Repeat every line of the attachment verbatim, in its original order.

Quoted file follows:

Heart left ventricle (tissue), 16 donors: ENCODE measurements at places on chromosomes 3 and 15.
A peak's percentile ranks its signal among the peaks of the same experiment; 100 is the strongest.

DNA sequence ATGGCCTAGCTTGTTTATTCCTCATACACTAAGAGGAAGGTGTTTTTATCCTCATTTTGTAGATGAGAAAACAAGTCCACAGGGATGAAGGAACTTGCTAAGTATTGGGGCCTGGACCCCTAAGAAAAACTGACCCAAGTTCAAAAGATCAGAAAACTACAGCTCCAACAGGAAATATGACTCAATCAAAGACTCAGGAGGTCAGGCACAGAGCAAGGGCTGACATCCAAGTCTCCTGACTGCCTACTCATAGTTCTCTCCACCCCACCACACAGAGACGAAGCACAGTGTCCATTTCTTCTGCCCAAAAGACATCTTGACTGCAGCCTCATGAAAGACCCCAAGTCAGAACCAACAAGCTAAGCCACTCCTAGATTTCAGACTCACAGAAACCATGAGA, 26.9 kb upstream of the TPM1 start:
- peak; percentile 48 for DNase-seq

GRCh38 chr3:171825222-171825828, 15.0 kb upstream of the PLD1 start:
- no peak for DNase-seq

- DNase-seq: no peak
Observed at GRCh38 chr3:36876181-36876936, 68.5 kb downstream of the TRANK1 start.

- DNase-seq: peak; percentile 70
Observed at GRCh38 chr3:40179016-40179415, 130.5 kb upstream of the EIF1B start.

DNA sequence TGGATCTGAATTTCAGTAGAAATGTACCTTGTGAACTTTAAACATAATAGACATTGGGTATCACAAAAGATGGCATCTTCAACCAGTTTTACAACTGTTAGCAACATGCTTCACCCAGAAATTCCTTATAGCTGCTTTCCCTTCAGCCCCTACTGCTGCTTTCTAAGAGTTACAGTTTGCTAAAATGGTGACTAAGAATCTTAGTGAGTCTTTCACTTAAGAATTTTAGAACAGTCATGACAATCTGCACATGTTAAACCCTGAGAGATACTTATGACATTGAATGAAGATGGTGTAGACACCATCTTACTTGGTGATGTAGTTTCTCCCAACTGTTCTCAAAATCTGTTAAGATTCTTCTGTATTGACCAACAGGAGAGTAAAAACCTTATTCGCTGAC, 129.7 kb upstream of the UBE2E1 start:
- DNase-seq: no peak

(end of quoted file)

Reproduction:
Heart left ventricle (tissue), 16 donors: ENCODE measurements at places on chromosomes 3 and 15.
A peak's percentile ranks its signal among the peaks of the same experiment; 100 is the strongest.

DNA sequence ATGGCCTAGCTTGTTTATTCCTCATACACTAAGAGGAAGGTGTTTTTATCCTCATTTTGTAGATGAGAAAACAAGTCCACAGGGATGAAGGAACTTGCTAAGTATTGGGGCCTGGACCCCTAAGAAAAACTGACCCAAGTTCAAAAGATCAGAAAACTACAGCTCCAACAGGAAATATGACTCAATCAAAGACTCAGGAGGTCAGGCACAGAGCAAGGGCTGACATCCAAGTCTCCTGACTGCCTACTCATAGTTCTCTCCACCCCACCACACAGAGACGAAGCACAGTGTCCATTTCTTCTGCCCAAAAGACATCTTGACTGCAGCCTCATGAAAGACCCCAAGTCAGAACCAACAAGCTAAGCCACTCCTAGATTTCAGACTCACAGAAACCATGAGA, 26.9 kb upstream of the TPM1 start:
- peak; percentile 48 for DNase-seq

GRCh38 chr3:171825222-171825828, 15.0 kb upstream of the PLD1 start:
- no peak for DNase-seq

- DNase-seq: no peak
Observed at GRCh38 chr3:36876181-36876936, 68.5 kb downstream of the TRANK1 start.

- DNase-seq: peak; percentile 70
Observed at GRCh38 chr3:40179016-40179415, 130.5 kb upstream of the EIF1B start.

DNA sequence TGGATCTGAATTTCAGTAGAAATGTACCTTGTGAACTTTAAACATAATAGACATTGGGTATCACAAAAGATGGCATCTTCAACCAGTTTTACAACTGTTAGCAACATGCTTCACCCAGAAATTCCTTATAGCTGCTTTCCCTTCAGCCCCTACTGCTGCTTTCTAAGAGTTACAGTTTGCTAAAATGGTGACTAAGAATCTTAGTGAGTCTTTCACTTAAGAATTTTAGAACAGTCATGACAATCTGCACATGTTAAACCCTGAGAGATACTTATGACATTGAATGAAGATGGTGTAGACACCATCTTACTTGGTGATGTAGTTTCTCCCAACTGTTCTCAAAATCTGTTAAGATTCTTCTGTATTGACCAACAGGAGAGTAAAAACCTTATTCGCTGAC, 129.7 kb upstream of the UBE2E1 start:
- DNase-seq: no peak